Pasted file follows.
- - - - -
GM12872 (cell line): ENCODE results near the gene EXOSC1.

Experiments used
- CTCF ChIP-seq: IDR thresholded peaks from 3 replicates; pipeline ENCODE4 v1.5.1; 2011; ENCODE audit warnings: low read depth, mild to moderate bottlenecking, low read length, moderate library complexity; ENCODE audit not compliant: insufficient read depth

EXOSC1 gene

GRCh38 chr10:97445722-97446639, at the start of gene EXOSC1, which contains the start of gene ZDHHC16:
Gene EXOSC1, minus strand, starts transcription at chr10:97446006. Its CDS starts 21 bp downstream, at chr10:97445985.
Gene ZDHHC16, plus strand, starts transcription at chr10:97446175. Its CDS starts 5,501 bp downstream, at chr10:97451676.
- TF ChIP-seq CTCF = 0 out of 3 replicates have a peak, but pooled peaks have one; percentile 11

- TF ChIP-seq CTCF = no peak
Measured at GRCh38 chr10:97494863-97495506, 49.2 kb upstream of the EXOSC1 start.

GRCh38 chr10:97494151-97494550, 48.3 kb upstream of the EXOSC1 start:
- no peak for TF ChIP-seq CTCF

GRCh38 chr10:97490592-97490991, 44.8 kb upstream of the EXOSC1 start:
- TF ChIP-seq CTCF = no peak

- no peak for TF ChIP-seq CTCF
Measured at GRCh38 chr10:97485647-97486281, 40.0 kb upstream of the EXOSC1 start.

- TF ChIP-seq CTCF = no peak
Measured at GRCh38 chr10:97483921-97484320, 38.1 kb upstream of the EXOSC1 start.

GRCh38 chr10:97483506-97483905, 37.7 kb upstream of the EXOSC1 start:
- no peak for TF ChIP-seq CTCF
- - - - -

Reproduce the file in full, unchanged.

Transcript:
GM12872 (cell line): ENCODE results near the gene EXOSC1.

Experiments used
- CTCF ChIP-seq: IDR thresholded peaks from 3 replicates; pipeline ENCODE4 v1.5.1; 2011; ENCODE audit warnings: low read depth, mild to moderate bottlenecking, low read length, moderate library complexity; ENCODE audit not compliant: insufficient read depth

EXOSC1 gene

GRCh38 chr10:97445722-97446639, at the start of gene EXOSC1, which contains the start of gene ZDHHC16:
Gene EXOSC1, minus strand, starts transcription at chr10:97446006. Its CDS starts 21 bp downstream, at chr10:97445985.
Gene ZDHHC16, plus strand, starts transcription at chr10:97446175. Its CDS starts 5,501 bp downstream, at chr10:97451676.
- TF ChIP-seq CTCF = 0 out of 3 replicates have a peak, but pooled peaks have one; percentile 11

- TF ChIP-seq CTCF = no peak
Measured at GRCh38 chr10:97494863-97495506, 49.2 kb upstream of the EXOSC1 start.

GRCh38 chr10:97494151-97494550, 48.3 kb upstream of the EXOSC1 start:
- no peak for TF ChIP-seq CTCF

GRCh38 chr10:97490592-97490991, 44.8 kb upstream of the EXOSC1 start:
- TF ChIP-seq CTCF = no peak

- no peak for TF ChIP-seq CTCF
Measured at GRCh38 chr10:97485647-97486281, 40.0 kb upstream of the EXOSC1 start.

- TF ChIP-seq CTCF = no peak
Measured at GRCh38 chr10:97483921-97484320, 38.1 kb upstream of the EXOSC1 start.

GRCh38 chr10:97483506-97483905, 37.7 kb upstream of the EXOSC1 start:
- no peak for TF ChIP-seq CTCF